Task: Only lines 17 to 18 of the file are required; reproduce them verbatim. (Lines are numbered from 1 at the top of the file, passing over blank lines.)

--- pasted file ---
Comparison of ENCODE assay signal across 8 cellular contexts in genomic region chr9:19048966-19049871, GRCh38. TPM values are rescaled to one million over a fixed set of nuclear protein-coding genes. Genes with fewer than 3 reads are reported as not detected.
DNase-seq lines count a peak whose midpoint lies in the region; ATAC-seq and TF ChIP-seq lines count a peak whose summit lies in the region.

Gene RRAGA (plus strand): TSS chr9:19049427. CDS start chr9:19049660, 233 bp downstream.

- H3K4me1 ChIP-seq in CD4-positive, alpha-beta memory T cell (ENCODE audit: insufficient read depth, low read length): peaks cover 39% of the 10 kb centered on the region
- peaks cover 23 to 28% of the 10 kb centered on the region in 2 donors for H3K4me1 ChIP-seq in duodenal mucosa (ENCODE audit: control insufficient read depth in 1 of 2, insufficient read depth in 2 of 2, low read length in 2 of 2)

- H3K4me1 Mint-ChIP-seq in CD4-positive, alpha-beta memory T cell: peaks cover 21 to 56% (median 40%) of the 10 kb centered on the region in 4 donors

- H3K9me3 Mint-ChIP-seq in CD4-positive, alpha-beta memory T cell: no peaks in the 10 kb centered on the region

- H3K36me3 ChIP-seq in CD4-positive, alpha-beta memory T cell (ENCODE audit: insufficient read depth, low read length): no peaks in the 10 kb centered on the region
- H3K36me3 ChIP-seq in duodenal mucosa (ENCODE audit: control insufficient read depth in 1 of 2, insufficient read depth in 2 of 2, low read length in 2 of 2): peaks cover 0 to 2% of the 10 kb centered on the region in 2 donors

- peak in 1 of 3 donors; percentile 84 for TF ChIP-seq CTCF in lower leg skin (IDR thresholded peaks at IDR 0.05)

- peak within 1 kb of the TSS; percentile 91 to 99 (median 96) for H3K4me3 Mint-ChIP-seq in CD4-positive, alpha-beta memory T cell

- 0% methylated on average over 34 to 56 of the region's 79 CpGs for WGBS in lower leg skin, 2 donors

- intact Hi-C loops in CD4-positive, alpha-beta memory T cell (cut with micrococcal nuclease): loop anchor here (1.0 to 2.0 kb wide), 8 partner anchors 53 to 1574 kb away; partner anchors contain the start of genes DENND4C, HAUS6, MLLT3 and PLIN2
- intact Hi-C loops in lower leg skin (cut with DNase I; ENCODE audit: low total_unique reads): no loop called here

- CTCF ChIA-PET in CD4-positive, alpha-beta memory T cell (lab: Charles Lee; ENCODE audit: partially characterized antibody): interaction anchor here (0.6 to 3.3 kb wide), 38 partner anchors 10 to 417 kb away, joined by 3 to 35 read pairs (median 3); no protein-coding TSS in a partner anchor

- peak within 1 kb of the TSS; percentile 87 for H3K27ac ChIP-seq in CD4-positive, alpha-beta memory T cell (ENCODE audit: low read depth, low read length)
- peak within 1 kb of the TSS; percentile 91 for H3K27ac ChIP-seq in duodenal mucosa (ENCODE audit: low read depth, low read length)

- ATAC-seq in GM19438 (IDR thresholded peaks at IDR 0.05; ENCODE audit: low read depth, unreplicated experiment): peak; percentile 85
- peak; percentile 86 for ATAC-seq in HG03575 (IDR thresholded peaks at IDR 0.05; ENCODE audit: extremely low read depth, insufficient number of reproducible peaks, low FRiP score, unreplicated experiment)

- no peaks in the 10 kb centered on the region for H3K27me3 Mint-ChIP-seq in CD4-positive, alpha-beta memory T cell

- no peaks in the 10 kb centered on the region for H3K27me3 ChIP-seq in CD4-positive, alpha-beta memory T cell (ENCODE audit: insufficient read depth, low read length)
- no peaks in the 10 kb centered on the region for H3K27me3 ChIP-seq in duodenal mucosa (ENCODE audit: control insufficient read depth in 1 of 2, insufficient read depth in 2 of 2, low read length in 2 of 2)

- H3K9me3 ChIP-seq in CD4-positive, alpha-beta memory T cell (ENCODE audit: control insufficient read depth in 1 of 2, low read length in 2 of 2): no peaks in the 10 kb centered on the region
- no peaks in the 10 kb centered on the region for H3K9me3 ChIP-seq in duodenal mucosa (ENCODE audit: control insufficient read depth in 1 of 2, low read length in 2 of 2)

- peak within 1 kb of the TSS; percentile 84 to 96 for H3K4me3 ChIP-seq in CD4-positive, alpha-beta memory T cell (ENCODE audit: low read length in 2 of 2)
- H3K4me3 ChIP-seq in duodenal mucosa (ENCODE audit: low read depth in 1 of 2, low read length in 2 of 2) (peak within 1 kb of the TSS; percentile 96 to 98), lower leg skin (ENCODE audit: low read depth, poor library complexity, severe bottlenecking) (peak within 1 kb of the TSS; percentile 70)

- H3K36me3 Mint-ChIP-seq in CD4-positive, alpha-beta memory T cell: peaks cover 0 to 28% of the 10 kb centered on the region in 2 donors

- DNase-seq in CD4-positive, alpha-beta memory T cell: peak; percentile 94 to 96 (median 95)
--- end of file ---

- peak within 1 kb of the TSS; percentile 91 for H3K27ac ChIP-seq in duodenal mucosa (ENCODE audit: low read depth, low read length)

- ATAC-seq in GM19438 (IDR thresholded peaks at IDR 0.05; ENCODE audit: low read depth, unreplicated experiment): peak; percentile 85